To state a claim under Section 2, a plaintiff must allege " (1) that the defendant has engaged in predatory or anticompetitive conduct with (2) a specific intent to monopolize and (3) a dangerous probability of achieving monopoly power."  As an essential part of its case, a plaintiff must define the relevant geographic market and product market, and explain a defendant's power within that market. The Court will begin with a discussion of the relevant markets.
1. The Relevant Geographic Market
Pitt defines the relevant geographic market as the Greater Philadelphia Region. The Court previously held that Pitt's geographic market definition is adequately supported for notice and pleading purposes. Defendants have not provided a basis to disturb that ruling here.
2. The Relevant Product Market
Pitt defines the relevant market as " the market for legal services provided by small personal injury and social security disability and workers' compensation law firms in the Greater Philadelphia Region."  Lundy Law challenges the adequacy of the pleading with regard to this asserted market. In determining whether competing entities are in the same market, the Third Circuit has held that the Court must examine whether products or services are readily substituted for one another, and define the market to " encompass all interchangeable substitute products."  Failure to do so means that " the relevant market is legally insufficient and a motion to dismiss may be granted." 
The services provided by law firms in the proposed market may be readily substituted for one another, but the facts alleged do not support an inference that the proposed market definition encompasses all interchangeable substitute products. Law firms range in size from sole practitioners to firms of hundreds of lawyers, and firms of any size can and do handle personal injury, social security disability, and workers' compensation cases. Pitt's market definition, because it is limited to " small" law firms (where " small" apparently means whatever Pitt understands it to mean) is unrealistically narrow;  as pled, it does not include all legal services providers that consumers might retain for the same purpose. Pitt provides absolutely no factual basis for excluding from its market definition the many law firms which provide the same legal services as the firms within its proposed market definition. Pitt has failed to adequately plead a product market, which alone provides a basis for dismissal of the SAC.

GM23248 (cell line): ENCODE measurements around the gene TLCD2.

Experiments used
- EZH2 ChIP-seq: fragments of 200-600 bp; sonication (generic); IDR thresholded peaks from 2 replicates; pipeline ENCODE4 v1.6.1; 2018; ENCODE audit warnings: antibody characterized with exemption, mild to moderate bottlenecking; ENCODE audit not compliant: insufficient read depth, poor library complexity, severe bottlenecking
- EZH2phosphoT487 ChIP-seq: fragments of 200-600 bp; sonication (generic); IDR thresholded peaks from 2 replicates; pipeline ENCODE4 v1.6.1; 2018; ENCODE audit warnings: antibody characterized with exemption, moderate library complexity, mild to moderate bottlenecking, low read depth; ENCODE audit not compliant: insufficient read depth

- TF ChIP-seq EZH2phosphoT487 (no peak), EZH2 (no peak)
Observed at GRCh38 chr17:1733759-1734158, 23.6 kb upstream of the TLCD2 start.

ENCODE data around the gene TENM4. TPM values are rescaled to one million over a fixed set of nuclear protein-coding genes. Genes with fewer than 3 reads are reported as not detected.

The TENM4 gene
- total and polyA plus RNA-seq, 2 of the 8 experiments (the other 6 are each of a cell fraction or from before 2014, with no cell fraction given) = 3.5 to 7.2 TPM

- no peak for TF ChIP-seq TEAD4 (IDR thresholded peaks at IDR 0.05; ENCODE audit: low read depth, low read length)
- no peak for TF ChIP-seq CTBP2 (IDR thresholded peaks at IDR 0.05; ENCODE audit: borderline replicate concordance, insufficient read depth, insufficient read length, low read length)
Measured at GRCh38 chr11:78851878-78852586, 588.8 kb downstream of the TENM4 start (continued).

3. Defendant's Power in the Market
To state a claim for monopolization or attempted monopolization, Pitt also must allege that Lundy Law has increased its market power (or is expected to do so), creating a dangerous probability of achieving monopoly power. Pitt alleges that Lundy Law has gained market power by entering into, and then leveraging, exclusive advertising contracts for key advertising venues. As evidence of Lundy Law's increased market power, Pitt alleges that: 1) Lundy Law began charging higher contingency fees in personal injury cases--sometimes as high as 45%; 2) Lundy Law demands and receives high cash referral fees from doctors to whom Lundy refers clients; and 3) Lundy Law has entered into advertising partnership agreements with other law firms. Assuming for purposes of this motion that each of these allegations is indicative of increased market power, the Court assesses whether these facts give rise to a plausible inference that the increased market power evidences a dangerous probability of achieving monopoly power. For the reasons set forth below, the Court finds that Pitt has not adequately pled that Lundy Law's conduct has created a dangerous probability of achieving monopoly power.
With regard to contingency fees, the Court notes that when one competitor raises prices, other competitors actually stand to gain market share, unless there are barriers to entry into the market. Barriers to entry may include one competitor's control over superior resources or entrenched consumer preferences. Here, Pitt admits that entrenched consumer preferences are not a factor in the selection of a firm to handle personal injury, workers' compensation and social security disability matters, so the Court must examine whether Pitt has pled that Lundy Law's conduct has resulted in its control over a superior resource. Pitt does not allege that Lundy Law controls any resource necessary for the establishment of a law firm or the practice of law. Rather, Pitt alleges that Lundy Law controls certain, highly effective, advertising opportunities , which might provide one means of